6 ears fresh summer corn, husks and silk removed
1/2 small onion, chopped
1/2 small leek, chopped
1/2 rib celery, chopped
7 sprigs fresh thyme, divided
3 bay leaves, divided
4 Tbs. unsalted butter, sliced, plus more to brush foil ramekins
1½ cups minced sweet onion
1/2 tsp. kosher salt
1/2 tsp. freshly ground black pepper
1/2 cup heavy cream
2 Tbs. all-purpose flour
8 (6-oz.) foil ramekins
Corn relish (recipe follows)
For the corn relish:
4 medium-size ears of fresh summer corn, husks and silk removed
1/4 cup extra-virgin olive oil, plus more for brushing on vegetables
1 small red onion, peeled and cut into 1/2-inch slices, keeping the slices intact
Freshly ground black pepper
1 pint mixed cherry tomatoes, halved
3 Tbs. champagne vinegar
About 1 cup mixed herbs: basil, dill, chives, parsley, and tarragon
Cut kernels off the cobs—you’ll need 6½ cups. Use the back of a knife to scrape the cobs, which will produce the liquid known as “corn milk.” Combine the kernels and milk in a bowl, cover, and set aside.
Break the cobs in half. Combine them with the chopped onion, leek, celery, two of the sprigs of thyme, and one of the bay leaves in a medium pot and barely cover with water. Bring to a boil over high heat. Reduce the heat to low. Once the corn stock has reduced to a simmer, cover and simmer for 45 minutes. Strain.
Put the sliced butter in a heavy Dutch oven or large saucepan and heat it over low-medium heat until melted. Add the corn kernels, corn milk, minced sweet onion, five remaining sprigs of thyme, salt, and pepper. Cover and cook, stirring occasionally, until the corn kernels are very tender, 15 to 20 minutes. Add 1½ cups of corn stock and the two remaining bay leaves. Bring to a simmer, reduce the heat to the lowest setting, cover, and cook for 15 minutes. You don’t want to reduce the liquid. Stir in the cream. Working in small batches, carefully puree mixture in a blender or food processor until smooth.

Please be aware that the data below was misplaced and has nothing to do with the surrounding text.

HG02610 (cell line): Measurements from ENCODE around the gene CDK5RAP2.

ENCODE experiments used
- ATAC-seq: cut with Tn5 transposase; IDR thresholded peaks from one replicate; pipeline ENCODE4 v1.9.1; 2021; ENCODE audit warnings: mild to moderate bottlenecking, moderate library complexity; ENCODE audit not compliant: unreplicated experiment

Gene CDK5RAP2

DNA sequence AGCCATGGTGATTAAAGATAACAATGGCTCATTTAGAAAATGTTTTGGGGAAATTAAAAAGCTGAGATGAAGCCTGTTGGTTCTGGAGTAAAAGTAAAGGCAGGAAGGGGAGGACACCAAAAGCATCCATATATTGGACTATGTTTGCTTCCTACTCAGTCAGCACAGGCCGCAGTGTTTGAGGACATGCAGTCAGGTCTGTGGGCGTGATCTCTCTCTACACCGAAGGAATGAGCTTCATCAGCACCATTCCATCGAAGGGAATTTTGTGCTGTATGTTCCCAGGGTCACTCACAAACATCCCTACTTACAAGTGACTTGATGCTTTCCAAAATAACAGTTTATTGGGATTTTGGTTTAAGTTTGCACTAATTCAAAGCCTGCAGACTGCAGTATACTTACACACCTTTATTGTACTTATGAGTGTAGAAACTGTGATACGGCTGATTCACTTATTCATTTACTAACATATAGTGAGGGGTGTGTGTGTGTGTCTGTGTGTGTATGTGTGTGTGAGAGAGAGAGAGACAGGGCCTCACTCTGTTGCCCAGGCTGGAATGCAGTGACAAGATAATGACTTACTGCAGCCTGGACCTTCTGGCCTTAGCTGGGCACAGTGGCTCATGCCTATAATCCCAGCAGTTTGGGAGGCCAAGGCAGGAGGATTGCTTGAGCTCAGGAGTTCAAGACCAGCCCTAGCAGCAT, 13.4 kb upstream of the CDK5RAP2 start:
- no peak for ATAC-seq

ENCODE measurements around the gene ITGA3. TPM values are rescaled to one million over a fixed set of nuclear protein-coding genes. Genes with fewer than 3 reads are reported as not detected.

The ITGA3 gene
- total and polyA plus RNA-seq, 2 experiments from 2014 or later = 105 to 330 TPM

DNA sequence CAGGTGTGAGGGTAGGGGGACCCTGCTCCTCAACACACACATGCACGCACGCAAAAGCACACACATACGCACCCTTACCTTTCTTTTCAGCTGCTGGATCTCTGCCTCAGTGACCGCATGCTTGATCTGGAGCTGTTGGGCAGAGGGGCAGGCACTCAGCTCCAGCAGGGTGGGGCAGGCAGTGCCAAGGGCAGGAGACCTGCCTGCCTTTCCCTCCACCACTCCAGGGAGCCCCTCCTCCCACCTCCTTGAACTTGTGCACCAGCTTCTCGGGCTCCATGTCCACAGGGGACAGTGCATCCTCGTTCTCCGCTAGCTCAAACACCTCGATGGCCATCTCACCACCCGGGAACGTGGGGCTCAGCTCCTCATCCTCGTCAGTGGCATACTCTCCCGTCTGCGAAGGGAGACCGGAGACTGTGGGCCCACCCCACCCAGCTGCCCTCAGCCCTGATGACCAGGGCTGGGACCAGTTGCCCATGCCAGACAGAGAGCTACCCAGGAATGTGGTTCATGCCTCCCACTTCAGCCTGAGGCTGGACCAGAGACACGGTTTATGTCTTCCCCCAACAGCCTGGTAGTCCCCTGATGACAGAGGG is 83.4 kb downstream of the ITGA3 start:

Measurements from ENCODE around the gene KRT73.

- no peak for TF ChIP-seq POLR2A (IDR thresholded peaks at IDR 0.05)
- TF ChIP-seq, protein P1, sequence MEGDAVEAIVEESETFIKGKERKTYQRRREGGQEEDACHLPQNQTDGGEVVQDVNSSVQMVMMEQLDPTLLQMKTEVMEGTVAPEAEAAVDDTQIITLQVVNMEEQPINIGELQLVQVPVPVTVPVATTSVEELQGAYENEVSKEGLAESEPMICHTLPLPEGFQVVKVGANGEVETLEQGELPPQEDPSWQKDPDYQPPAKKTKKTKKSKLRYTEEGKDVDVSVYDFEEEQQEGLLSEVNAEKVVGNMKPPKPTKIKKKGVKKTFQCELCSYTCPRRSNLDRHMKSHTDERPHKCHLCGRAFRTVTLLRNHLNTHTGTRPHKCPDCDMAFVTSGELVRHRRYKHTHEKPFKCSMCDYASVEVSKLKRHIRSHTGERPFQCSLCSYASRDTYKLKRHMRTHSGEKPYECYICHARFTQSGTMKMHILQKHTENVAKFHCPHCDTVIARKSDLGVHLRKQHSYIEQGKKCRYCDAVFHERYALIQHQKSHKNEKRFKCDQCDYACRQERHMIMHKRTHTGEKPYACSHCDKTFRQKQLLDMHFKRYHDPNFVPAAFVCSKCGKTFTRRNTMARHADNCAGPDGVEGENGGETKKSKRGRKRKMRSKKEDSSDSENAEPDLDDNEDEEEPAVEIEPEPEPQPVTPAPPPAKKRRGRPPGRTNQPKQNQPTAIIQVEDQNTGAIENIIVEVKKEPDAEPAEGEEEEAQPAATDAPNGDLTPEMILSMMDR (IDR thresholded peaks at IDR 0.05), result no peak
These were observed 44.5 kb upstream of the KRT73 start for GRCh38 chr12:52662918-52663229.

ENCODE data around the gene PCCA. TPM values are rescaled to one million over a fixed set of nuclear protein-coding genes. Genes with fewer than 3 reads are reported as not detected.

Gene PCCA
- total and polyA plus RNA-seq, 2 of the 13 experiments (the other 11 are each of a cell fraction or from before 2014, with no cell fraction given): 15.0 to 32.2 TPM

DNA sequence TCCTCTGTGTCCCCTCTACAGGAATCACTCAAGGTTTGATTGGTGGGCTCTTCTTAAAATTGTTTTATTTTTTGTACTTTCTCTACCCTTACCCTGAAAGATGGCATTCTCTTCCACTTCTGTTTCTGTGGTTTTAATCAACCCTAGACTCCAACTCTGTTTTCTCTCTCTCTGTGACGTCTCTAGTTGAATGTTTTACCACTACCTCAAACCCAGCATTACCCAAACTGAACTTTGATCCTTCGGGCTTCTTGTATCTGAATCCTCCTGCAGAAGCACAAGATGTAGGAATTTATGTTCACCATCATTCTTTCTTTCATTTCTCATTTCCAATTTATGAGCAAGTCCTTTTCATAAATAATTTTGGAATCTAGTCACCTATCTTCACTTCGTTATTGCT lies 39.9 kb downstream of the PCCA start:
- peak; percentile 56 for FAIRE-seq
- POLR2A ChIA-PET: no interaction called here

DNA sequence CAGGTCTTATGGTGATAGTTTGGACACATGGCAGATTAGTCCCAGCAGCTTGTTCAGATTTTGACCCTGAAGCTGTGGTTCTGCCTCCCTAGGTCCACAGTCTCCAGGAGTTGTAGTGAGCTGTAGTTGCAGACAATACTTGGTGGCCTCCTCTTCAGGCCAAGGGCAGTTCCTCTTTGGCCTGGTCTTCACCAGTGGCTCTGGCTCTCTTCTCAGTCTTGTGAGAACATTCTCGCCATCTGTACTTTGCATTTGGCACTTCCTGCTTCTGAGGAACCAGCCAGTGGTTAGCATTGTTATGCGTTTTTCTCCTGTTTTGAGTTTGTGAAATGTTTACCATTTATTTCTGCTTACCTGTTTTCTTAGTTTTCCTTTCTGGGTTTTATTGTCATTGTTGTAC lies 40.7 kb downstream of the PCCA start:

Place eggs and flour in a large mixing bowl and whisk until smooth. Slowly pour about half of the corn mixture into the egg mixture, whisking the whole time. Whisk in the rest of the corn mixture. Strain through a fine mesh strainer and discard the solids. Taste and adjust the seasoning, if desired. Cool to room temperature, cover, and refrigerate overnight.
Preheat the oven to 350°F. Brush eight foil ramekins with melted butter. Divide the chilled corn mixture between them, using about six ounces for each. Place the ramekins in a baking pan, place the pan in the oven, and pour in enough hot water to fill halfway up the sides of the ramekins. Lay a piece of foil or a baking sheet on top to cover.
Bake the corn pudding for 15 minutes. Rotate the pan back to front and bake for another 15 minutes. Remove the cover and check for doneness. The puddings should wiggle but be set. If not set, continue baking, covered, in five-minute increments until set. Carefully unmold and serve with corn relish.
Prepare a grill or broiler at medium-high heat. Brush a tiny amount of olive oil onto the corn and the onion slices. Season with salt and freshly cracked pepper. Cook them until lightly charred and tender. The time will be dependent on the heat so keep a close eye on them. It shouldn’t take more than a few minutes per side. Allow to cool.
Mince the onion. Cut the corn off of the cob. Combine the corn, onion, tomatoes, 1/4 cup of olive oil, and the vinegar. Taste and adjust seasoning with salt and pepper, if desired.
Right before serving, roughly tear or snip the herbs and stir them into the relish.
PRO TIP: “Using foil ramekins (similar to foil pie tins) makes it possible to unmold the puddings. If you want to use ceramic ramekins, you should serve the puddings in the ramekins as they would be difficult to turn out. Alternatively, you could make one large corn pudding that you would not unmold. Use a two-quart baking dish and fill it three quarters of the way full. Bake in a water bath as instructed. The baking time would increase by five to 10 minutes.”
4 Cannon St.